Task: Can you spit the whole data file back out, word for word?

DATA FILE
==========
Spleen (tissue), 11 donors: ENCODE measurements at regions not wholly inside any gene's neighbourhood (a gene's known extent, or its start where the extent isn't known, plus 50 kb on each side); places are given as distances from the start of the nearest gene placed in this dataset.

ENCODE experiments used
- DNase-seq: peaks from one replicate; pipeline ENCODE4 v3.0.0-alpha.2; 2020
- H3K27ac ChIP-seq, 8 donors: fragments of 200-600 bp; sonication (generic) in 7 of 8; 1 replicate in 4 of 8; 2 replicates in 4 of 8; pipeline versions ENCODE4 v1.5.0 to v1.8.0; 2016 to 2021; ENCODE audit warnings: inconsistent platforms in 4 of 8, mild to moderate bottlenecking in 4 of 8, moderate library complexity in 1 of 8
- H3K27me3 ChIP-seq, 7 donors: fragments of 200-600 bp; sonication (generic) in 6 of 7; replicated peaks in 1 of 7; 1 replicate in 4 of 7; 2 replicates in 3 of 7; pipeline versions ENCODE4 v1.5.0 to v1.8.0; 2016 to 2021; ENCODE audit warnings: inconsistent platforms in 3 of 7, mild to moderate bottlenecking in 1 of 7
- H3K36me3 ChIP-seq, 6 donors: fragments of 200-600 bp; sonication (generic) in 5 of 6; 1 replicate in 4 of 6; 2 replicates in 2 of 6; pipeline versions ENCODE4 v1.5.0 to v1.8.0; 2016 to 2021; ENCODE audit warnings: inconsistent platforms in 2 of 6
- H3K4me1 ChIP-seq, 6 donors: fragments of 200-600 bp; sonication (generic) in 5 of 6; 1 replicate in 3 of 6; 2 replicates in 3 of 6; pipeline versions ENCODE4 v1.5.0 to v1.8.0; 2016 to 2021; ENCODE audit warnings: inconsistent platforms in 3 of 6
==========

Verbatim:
Spleen (tissue), 11 donors: ENCODE measurements at regions not wholly inside any gene's neighbourhood (a gene's known extent, or its start where the extent isn't known, plus 50 kb on each side); places are given as distances from the start of the nearest gene placed in this dataset.

ENCODE experiments used
- DNase-seq: peaks from one replicate; pipeline ENCODE4 v3.0.0-alpha.2; 2020
- H3K27ac ChIP-seq, 8 donors: fragments of 200-600 bp; sonication (generic) in 7 of 8; 1 replicate in 4 of 8; 2 replicates in 4 of 8; pipeline versions ENCODE4 v1.5.0 to v1.8.0; 2016 to 2021; ENCODE audit warnings: inconsistent platforms in 4 of 8, mild to moderate bottlenecking in 4 of 8, moderate library complexity in 1 of 8
- H3K27me3 ChIP-seq, 7 donors: fragments of 200-600 bp; sonication (generic) in 6 of 7; replicated peaks in 1 of 7; 1 replicate in 4 of 7; 2 replicates in 3 of 7; pipeline versions ENCODE4 v1.5.0 to v1.8.0; 2016 to 2021; ENCODE audit warnings: inconsistent platforms in 3 of 7, mild to moderate bottlenecking in 1 of 7
- H3K36me3 ChIP-seq, 6 donors: fragments of 200-600 bp; sonication (generic) in 5 of 6; 1 replicate in 4 of 6; 2 replicates in 2 of 6; pipeline versions ENCODE4 v1.5.0 to v1.8.0; 2016 to 2021; ENCODE audit warnings: inconsistent platforms in 2 of 6
- H3K4me1 ChIP-seq, 6 donors: fragments of 200-600 bp; sonication (generic) in 5 of 6; 1 replicate in 3 of 6; 2 replicates in 3 of 6; pipeline versions ENCODE4 v1.5.0 to v1.8.0; 2016 to 2021; ENCODE audit warnings: inconsistent platforms in 3 of 6